With the highly industrialized Neckar valley and the open landscape of the Swabian Alb, the study area represents a unique landscape and settlement area that is ideally suited for the implementation of a combined and coordinated field experiment. The terrain has a large elevation gradient, the soil types change significantly over short distances, and the river basins are rather small. The study area is one of the regions with the highest exposure to severe thunderstorms in Germany, but is also frequently affected by severe heat waves, the effects of which vary due to spatial differences in terrain characteristics and vegetation.

The approach of MOSES to reproduce and analyze the event chains of hydro-meteorological extremes aims, on the one hand, to better understand the mechanisms and processes responsible for triggering and intensifying the events, and, on the other hand, to study in detail their impacts and interactions with all their facets.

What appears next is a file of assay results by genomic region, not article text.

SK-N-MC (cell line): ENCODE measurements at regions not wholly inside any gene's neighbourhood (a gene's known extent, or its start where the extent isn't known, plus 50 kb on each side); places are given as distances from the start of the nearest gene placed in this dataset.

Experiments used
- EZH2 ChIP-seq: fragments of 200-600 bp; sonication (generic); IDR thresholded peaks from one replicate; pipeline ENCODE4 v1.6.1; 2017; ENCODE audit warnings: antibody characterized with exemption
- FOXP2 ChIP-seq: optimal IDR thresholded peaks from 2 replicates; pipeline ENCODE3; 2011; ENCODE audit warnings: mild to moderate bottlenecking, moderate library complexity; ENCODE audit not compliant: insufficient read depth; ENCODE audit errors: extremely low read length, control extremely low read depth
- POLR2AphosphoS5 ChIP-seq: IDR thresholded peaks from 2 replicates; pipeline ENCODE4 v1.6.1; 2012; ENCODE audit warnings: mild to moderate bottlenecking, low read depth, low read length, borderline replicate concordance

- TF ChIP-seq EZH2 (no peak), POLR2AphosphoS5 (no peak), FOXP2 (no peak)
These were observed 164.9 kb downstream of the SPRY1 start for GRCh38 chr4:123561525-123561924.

Information on the measurement systems used at Swabian MOSES can be found here.

Specific research goals

Aerosol particles

In addition to the influence of the heat and drought periods, which have also occurred frequently in Germany in recent years, on vegetation and entire ecosystems, such extreme events also affect the concentrations of trace gases and aerosol particles in the atmosphere. Therefore, it is also of great interest how heat, drought, soil moisture and meteorological parameters influence the spatial distribution, number concentration, composition and size distribution of aerosol particles (see aerosol measurement systems) and to what extent there are feedbacks to meteorological phenomena here.